Ecology of California

Ecology of California

The ecology of California is diverse: it is considered to span six biogeographic provinces or ecoregions:[1] "Coastal Chaparral Forest and Shrub", "Dry Steppe", "Coastal Steppe, Mixed Forest, and Redwood Forest", "Sierran Steppe/Mixed Forest/Coniferous Forest", "Coastal Range Open Woodland/Shrub/ Coniferous Forest/Meadow", and "American Semi-Desert and Desert".

Botanists generally consider the California chaparral and woodlands, Sierra Nevada forests, Central Valley grasslands, Northern California coastal forests, and Klamath-Siskiyou as a single California Floristic Province, which does not include the deserts of eastern California, which belong to other floristic provinces. Many Bioregionalists, including poet Gary Snyder, identify the central and northern Coast Ranges, Klamath-Siskiyou, the Central Valley, and Sierra Nevada as Alta California or the Shasta Bioregion.


The ecoregions

Semi-desert and desert

California's high mountains block most moisture from reaching the eastern parts of the state, which are home to California's desert and xeric shrub ecoregions. The low desert of southeastern California is part of the Sonoran desert ecoregion, which extends into Arizona and parts of northern Mexico. Southern California's high deserts constitute the Mojave desert ecoregion, which has affinities to the Great Basin shrub steppe, which covers California's Owens Valley and Modoc Plateau, as well as most of neighboring Nevada.

Coastal chaparral

California montane chaparral and woodlands in the Santa Ynez Mountains

The southern and central Coast Ranges, including the San Francisco Bay Area and Los Angeles region, comprise California's Mediterranean Forests, Woodlands, and Scrub ecoregions. These contain numerous plant communities, including oak savanna, oak woodland, conifer woodlands, chaparral, coastal sage scrub, and coastal grassland; these plant communities often occur as a mosaic, with patches of distinct plant communities situated in response to site conditions, including variations in sun exposure (north or south slopes), wind exposure, and soils, and variations in rainfall between wetter seaward slopes and the drier rain shadow on the landward slopes.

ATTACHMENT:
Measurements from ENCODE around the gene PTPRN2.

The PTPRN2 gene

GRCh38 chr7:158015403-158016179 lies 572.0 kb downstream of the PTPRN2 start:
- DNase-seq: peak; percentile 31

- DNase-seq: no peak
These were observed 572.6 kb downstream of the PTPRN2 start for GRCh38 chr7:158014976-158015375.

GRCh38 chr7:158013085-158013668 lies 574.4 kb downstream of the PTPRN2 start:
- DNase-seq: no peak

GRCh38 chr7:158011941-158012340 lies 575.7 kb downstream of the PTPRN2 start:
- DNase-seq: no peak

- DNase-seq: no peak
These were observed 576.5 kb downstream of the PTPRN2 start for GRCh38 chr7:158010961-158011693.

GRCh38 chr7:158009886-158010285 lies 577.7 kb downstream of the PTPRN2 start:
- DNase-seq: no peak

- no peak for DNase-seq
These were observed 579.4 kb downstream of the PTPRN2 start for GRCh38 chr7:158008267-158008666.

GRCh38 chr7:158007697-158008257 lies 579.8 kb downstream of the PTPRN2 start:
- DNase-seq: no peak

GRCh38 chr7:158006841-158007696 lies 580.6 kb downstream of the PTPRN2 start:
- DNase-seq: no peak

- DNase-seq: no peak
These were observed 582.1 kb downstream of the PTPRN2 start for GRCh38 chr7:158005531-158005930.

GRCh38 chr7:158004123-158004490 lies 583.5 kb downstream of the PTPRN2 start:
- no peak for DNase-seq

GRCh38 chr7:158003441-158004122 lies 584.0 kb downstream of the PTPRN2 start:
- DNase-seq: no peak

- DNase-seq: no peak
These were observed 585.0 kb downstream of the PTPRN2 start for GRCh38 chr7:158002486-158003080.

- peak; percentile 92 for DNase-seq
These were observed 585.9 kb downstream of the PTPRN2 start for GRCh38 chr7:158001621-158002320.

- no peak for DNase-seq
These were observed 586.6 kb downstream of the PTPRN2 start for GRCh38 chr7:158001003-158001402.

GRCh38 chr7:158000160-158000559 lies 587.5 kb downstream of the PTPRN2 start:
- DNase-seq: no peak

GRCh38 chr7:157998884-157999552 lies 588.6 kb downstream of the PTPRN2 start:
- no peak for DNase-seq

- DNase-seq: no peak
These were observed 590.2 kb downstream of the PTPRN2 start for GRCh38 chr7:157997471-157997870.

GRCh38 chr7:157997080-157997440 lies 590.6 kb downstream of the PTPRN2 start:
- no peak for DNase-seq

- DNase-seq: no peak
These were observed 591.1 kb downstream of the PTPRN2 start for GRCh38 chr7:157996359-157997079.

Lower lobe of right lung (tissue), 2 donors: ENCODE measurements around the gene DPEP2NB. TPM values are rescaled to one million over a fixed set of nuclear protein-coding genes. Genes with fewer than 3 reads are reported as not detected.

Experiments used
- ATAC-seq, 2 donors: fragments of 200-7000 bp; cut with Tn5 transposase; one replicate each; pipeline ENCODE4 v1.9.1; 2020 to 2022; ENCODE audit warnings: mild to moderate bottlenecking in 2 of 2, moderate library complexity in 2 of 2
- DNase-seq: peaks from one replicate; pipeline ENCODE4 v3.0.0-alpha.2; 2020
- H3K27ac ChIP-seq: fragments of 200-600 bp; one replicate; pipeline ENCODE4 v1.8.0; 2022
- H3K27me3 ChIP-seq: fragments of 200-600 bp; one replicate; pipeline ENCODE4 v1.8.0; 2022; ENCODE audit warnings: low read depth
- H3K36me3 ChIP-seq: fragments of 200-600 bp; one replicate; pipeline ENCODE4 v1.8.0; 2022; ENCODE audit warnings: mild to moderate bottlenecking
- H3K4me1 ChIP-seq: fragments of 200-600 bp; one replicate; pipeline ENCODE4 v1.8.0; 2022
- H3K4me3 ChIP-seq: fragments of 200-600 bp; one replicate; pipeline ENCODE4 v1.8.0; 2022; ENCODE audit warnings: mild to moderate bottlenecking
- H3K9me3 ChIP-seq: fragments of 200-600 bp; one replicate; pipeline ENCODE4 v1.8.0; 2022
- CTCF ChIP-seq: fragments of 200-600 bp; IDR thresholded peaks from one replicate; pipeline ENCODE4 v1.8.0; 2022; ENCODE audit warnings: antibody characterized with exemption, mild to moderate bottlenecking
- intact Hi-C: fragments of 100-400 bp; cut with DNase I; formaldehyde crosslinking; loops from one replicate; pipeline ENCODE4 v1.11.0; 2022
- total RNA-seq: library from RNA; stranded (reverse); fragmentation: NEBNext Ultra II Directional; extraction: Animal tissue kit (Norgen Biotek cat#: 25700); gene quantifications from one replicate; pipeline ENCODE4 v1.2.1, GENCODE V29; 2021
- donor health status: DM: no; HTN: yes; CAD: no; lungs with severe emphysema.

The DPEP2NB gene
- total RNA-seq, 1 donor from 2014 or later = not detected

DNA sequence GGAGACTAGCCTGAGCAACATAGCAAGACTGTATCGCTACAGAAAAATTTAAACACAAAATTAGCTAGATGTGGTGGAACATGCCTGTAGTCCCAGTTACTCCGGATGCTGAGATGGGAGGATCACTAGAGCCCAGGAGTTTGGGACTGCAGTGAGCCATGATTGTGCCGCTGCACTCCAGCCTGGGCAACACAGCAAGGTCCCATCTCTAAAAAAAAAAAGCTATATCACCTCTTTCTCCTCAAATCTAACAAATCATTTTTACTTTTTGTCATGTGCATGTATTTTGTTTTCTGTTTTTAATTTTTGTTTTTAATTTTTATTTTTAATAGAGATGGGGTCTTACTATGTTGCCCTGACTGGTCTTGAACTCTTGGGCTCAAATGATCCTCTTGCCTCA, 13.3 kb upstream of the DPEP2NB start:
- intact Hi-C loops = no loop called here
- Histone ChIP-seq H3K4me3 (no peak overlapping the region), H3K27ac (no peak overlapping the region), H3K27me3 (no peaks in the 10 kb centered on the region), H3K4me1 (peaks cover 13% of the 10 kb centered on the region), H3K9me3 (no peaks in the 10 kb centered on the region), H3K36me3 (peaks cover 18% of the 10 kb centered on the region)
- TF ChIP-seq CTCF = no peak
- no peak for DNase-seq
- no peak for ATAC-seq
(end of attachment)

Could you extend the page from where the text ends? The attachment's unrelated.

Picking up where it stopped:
In the south, the California coastal sage and chaparral extends across the Mexican border into northwestern Baja California and Los Angeles. The California montane chaparral and woodlands include the Transverse Ranges north of Los Angeles as well as the Santa Lucia Range on the Central Coast. The California interior chaparral and woodlands form a ring around the Central Valley, covering the hills around the Bay Area as well as the foothills of the Sierra Nevada.

Dry steppe

California's Central Valley was once a large temperate grassland, the California Central Valley grasslands ecoregion, which was formerly home to great herds of grazing pronghorn and elk; some writers have referred to it as "America's Serengeti". The Central Valley has been mostly converted to farms and rangeland; its once great seasonal wetlands have been drained and its perennial bunch grasses replaced by exotic annual grasses[2] or farm fields, but patches of the native bunchgrasses still exist, as do some of the small seasonal wetlands known as vernal pools.

Temperate coniferous forests

Sierra Nevada forests in Yosemite Valley

The cooler and wetter mountains of northern California are covered by temperate coniferous forests. Along the eastern edge of California, the mountainous Sierra Nevada forests are home to the world's most massive tree, the Giant Sequoia (Sequoiadendron giganteum) and the contiguous United States' highest point, Mount Whitney. Wet-season rain and dry-season fog support the Northern California coastal forests, which grow the world's tallest tree, the Coast redwood (Sequoia sempervirens). Inland, the Klamath-Siskiyou forests support some of the world's most diverse coniferous forests. In sparsely-populated northeastern are the Eastern Cascades forests.

See also


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